Entertainment Movie Reviews 14 Jan 2017 XXX-Return of Xander ...

XXX-Return of Xander Cage movie review: Imagine there are no countries

DECCAN CHRONICLE. | ANUJ MALHOTRA
Published Jan 14, 2017, 2:04 am IST
Updated Jan 14, 2017, 7:46 am IST
There is no other sequence in which the film’s suspicion of traditional authority is made more explicit.
Still from the movie XXX: Return of Xander Cage.
 Still from the movie XXX: Return of Xander Cage.
Rating:

Cast: Vin Diesel, Deepika Padukone, Donnie Yen

Director: D.J. Caruso

 

Close to the end of the first-third of XXX: Return of Xander Cage, we see a rave party, located upon a beach in the distant Philippines transpire: there is hard liquor, dirty trance, women in two-pieces who gyrate in chorus and premium ammunition.

Within a minute, cardboard Russian choppers fly in onto the scene, soldiers disembark and the revellers are held at gunpoint. We discover soon that they are standard-order Russians (a character ascribes template names to them as well) — traditional villains; their authority manifest through iconography: uniforms, gear, call-signs, regimental hierarchy, neat files and assigned positions. An ancient, martial order exerts itself upon the formless chaos of the party-event: Dionysius held under duress by Apollo. There is no other sequence in which the film’s suspicion of traditional authority is made more explicit.

In its post-national universe, late-20th century concepts of territorial demarcations, local language and national currency have been rendered obsolete by contemporary technology. Our hero — an American — unites with a Chinese, a South African, an Indian to take on a mythical, largely absent villain. His modus operandi exists too in an embrace of the abstract: he literally causes satellites to drop from the sky, thereby rendering the threat omnipresent. To stem this, Xander Cage and his team must get hold of and then destroy an instrument of great power: a plastic pencil box from the film’s prop department.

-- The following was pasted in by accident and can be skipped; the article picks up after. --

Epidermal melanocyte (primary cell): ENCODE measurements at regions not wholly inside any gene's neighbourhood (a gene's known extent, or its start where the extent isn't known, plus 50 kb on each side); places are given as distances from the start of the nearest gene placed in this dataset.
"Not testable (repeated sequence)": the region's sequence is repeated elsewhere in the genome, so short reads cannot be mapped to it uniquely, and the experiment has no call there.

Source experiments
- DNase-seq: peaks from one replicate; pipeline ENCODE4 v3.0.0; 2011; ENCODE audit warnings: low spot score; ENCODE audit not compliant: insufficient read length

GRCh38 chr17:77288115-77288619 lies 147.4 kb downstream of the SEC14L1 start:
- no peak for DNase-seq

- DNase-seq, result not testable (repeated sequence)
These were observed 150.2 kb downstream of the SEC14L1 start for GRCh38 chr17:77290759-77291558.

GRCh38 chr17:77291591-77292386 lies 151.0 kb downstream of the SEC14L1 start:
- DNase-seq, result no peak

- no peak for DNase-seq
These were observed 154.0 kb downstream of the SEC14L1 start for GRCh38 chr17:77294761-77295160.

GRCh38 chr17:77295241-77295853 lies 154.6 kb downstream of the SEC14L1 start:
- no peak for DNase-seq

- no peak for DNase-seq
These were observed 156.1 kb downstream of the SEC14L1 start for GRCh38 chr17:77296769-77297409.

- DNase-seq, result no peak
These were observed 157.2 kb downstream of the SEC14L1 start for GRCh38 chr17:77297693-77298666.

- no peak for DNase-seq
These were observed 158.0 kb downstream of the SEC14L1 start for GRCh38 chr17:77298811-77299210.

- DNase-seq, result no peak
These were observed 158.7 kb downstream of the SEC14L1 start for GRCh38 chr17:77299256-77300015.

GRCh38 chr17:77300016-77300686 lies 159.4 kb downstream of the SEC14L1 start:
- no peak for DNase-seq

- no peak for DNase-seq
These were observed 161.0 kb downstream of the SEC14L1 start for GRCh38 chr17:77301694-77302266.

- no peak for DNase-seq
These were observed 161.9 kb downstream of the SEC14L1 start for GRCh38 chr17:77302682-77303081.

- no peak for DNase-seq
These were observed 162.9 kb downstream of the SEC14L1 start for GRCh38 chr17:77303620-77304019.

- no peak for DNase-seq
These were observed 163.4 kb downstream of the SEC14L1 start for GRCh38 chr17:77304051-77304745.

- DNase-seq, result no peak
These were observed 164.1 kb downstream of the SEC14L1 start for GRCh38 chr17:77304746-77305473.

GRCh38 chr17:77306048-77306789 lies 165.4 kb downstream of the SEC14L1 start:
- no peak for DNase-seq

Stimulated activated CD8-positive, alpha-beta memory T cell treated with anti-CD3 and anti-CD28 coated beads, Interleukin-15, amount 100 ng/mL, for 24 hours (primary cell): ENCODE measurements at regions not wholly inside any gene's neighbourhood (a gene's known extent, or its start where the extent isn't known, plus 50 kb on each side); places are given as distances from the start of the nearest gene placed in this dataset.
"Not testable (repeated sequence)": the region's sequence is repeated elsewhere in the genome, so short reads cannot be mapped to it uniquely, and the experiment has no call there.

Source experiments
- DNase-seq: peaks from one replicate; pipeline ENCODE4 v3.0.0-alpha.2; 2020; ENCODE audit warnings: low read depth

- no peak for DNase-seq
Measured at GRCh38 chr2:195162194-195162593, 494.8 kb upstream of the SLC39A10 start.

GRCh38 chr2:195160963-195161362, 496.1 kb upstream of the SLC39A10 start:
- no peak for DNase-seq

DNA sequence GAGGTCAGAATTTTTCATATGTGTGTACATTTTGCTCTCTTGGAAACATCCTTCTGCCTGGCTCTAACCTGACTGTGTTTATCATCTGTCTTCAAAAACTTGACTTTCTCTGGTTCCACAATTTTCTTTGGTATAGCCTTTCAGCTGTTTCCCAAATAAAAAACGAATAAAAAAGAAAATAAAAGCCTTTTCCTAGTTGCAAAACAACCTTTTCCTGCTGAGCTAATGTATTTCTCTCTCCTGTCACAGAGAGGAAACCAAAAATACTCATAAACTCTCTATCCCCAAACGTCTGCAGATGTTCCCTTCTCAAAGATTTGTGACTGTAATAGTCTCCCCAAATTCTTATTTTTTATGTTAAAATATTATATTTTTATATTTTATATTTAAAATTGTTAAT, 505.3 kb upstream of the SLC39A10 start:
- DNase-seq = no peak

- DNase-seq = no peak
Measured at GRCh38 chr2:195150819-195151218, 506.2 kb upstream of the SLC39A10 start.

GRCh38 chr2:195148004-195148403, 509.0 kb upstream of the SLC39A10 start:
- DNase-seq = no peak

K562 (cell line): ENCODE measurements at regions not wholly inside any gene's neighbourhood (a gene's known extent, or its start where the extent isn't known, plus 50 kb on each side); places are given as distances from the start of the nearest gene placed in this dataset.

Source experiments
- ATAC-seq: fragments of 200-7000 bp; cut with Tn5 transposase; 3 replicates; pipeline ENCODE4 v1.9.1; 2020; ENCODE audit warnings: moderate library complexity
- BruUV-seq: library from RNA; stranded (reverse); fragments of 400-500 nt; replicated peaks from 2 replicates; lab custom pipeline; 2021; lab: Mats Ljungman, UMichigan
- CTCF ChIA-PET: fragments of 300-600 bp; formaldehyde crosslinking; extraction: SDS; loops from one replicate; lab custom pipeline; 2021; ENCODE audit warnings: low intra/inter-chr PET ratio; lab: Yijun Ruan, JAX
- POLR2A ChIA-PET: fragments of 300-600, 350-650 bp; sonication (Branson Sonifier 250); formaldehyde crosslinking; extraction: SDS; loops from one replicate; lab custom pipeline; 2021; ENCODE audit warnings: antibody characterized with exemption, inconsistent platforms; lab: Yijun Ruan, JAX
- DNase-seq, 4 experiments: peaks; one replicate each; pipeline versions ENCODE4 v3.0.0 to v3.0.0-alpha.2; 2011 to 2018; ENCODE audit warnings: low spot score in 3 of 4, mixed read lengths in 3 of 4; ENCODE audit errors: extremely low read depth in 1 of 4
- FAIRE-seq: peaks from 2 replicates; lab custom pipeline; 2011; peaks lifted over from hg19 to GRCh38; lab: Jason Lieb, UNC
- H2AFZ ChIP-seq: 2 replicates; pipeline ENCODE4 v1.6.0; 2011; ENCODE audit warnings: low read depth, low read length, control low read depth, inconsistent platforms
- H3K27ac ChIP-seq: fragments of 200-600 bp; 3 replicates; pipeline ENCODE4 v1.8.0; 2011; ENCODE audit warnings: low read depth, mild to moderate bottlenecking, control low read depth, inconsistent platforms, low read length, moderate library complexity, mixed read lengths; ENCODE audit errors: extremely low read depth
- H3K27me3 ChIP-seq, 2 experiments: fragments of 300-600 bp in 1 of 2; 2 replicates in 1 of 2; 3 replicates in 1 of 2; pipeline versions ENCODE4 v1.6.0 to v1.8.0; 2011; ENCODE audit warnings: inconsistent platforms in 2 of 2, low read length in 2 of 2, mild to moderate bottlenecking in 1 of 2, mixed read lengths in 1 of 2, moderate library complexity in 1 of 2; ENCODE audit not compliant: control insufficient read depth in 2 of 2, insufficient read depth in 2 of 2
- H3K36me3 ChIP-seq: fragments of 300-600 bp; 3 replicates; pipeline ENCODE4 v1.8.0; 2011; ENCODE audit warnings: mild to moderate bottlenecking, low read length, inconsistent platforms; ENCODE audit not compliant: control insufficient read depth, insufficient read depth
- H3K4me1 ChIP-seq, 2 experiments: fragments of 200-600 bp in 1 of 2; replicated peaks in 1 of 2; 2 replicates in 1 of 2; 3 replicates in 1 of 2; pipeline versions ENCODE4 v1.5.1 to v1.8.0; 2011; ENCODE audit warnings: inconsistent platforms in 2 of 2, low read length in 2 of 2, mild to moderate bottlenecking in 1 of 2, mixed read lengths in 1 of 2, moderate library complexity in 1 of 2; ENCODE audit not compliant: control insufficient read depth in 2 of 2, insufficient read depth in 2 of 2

Early on in the film, when a state-agent locates Cage in order to be able to recruit him into the mission, she pleads to his love for the country. This provokes an exchange that is interesting for the insight it provides into the dilemma that plagues Hollywood in this age of uber-globalisation. This crisis is unique to it — no other film industry in the world faces this problem, for no other film industry in the world has the privilege of this crisis. As our protagonist walks towards the exit of the building, the agent appeals, “What about your patriotism?” to which Cage responds, “There are no patriots; there are the oppressed, and there are tyrants.” This causes the film to erect a fundamental, comic-book logic that will govern the rest of the proceedings. We will spend the majority of our time in the company of our heroes anti-establishment figures, fugitives, law-breakers, contraband smugglers, wildlife activists, while the villainy will be embodied by the terror of the masculine universe of the film: a stern, highly professional boss woman who never smiles.

This trivialisation will extend to its depiction of violence: characters fall from the fourth floor, jump from mid-air collisions without parachutes, or pass an active grenade to each other in a strange, dinnertime roulette. Cage frowns and the senior rewords, “Just kick ass and get the girl.” It is a film borne out of extensive market surveys: in its dismissal of the ideas of nationhood and politics. XXX’s latest instalment seems to revitalise the old, seemingly lazy, but sinister excuse: “Relax, it’s just a movie!”

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